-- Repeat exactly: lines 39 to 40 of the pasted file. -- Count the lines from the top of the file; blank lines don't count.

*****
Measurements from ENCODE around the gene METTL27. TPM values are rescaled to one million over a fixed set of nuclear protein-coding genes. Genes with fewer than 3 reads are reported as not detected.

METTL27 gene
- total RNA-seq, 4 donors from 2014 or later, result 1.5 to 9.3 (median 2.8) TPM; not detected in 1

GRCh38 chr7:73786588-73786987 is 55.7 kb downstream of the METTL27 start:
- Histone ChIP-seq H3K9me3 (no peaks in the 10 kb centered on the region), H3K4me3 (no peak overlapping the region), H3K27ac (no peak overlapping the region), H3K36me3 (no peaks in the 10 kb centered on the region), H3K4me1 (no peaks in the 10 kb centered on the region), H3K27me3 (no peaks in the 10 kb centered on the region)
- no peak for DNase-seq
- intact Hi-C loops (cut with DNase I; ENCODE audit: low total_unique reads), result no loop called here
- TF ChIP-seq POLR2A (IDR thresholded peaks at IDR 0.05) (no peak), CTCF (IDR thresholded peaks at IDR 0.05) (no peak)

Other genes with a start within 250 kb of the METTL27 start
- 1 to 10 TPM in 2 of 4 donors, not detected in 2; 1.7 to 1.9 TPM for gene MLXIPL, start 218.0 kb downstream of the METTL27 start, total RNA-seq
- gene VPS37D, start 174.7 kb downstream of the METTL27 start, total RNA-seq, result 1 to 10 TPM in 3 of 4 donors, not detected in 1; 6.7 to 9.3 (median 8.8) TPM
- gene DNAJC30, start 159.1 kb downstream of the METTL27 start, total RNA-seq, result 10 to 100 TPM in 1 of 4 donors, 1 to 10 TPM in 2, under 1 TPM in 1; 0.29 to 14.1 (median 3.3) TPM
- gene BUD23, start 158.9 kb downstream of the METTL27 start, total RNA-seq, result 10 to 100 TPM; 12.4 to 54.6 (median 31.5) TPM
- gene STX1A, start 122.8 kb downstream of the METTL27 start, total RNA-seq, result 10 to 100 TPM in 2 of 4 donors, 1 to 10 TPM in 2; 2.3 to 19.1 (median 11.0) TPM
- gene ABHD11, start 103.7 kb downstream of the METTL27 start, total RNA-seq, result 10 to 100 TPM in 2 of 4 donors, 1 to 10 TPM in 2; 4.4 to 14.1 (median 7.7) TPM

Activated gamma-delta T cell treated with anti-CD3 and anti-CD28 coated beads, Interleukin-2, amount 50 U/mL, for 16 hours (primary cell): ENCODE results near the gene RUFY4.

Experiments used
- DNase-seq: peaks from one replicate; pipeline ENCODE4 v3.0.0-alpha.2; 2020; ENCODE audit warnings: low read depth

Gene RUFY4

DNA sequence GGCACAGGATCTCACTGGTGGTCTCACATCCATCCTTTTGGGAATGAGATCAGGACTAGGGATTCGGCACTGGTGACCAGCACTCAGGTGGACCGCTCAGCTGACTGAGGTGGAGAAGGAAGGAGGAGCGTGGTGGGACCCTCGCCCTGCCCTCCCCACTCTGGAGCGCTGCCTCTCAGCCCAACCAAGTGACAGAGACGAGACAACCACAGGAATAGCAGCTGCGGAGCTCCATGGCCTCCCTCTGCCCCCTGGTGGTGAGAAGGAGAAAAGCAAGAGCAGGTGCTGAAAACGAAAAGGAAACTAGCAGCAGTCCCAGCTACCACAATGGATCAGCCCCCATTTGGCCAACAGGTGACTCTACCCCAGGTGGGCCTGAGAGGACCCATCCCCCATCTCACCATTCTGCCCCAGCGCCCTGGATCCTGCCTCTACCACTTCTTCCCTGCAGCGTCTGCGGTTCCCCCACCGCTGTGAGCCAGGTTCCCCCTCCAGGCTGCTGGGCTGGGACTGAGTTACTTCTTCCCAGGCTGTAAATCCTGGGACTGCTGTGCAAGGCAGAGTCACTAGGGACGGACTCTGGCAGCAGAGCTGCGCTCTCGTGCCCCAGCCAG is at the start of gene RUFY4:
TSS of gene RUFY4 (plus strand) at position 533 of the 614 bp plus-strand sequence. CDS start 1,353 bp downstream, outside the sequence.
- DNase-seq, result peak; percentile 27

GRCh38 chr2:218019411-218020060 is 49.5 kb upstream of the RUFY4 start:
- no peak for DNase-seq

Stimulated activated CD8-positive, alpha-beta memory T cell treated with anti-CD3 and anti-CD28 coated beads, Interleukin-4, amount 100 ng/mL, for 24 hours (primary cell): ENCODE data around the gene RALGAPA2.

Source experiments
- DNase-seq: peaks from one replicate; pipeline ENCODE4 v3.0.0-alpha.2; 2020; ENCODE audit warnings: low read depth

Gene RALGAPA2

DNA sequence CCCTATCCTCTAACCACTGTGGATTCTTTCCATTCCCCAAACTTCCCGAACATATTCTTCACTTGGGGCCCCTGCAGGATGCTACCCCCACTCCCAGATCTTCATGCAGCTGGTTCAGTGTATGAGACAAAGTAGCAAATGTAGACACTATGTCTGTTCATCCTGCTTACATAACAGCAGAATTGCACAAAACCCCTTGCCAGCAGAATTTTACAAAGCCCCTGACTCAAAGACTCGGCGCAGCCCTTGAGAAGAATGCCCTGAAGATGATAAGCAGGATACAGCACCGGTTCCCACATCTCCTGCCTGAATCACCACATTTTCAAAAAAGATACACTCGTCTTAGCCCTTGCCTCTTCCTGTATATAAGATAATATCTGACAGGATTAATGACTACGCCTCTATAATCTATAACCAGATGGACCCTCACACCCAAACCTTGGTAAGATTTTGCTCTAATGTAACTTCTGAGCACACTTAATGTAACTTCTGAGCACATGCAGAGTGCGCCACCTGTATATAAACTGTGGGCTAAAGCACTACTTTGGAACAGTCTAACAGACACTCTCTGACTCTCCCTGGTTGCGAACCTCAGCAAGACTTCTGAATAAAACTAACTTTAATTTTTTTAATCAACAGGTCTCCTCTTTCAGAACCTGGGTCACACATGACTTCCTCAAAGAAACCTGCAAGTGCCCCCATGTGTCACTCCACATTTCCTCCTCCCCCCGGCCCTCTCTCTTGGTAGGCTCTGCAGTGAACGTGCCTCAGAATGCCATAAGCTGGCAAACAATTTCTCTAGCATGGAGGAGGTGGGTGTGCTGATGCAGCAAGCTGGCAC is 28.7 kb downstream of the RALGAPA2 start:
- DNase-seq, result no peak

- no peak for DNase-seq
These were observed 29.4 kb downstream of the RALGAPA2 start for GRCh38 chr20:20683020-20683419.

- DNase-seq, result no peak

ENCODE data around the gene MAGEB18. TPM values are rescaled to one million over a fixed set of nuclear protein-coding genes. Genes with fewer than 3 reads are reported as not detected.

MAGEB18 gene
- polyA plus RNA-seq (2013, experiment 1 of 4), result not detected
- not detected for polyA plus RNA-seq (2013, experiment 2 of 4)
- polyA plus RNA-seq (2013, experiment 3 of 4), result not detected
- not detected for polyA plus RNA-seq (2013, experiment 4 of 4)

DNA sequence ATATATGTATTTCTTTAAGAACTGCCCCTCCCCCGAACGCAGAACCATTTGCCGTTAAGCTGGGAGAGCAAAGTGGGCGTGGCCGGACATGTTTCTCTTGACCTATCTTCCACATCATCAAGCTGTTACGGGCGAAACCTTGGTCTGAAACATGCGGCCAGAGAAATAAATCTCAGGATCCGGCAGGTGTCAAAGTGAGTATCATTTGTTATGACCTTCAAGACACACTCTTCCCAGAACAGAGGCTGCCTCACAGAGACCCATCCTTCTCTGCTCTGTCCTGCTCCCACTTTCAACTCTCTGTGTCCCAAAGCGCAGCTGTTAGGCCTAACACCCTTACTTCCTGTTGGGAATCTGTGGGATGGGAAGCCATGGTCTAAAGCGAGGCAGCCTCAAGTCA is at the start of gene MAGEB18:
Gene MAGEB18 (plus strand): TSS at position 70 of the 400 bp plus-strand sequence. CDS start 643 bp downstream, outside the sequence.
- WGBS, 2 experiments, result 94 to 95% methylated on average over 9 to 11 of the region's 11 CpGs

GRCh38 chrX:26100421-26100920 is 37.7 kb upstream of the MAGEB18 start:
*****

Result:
- not detected for polyA plus RNA-seq (2013, experiment 4 of 4)

DNA sequence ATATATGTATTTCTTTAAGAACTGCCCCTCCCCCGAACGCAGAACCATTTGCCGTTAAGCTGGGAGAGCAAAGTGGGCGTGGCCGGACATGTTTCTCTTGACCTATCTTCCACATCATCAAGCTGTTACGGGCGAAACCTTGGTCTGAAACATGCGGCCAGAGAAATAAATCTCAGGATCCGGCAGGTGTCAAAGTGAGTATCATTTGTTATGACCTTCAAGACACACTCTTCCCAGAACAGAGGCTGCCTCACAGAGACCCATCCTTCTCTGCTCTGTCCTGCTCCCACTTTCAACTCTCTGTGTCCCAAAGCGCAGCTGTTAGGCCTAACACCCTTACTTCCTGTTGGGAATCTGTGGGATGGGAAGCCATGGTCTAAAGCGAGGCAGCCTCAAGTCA is at the start of gene MAGEB18: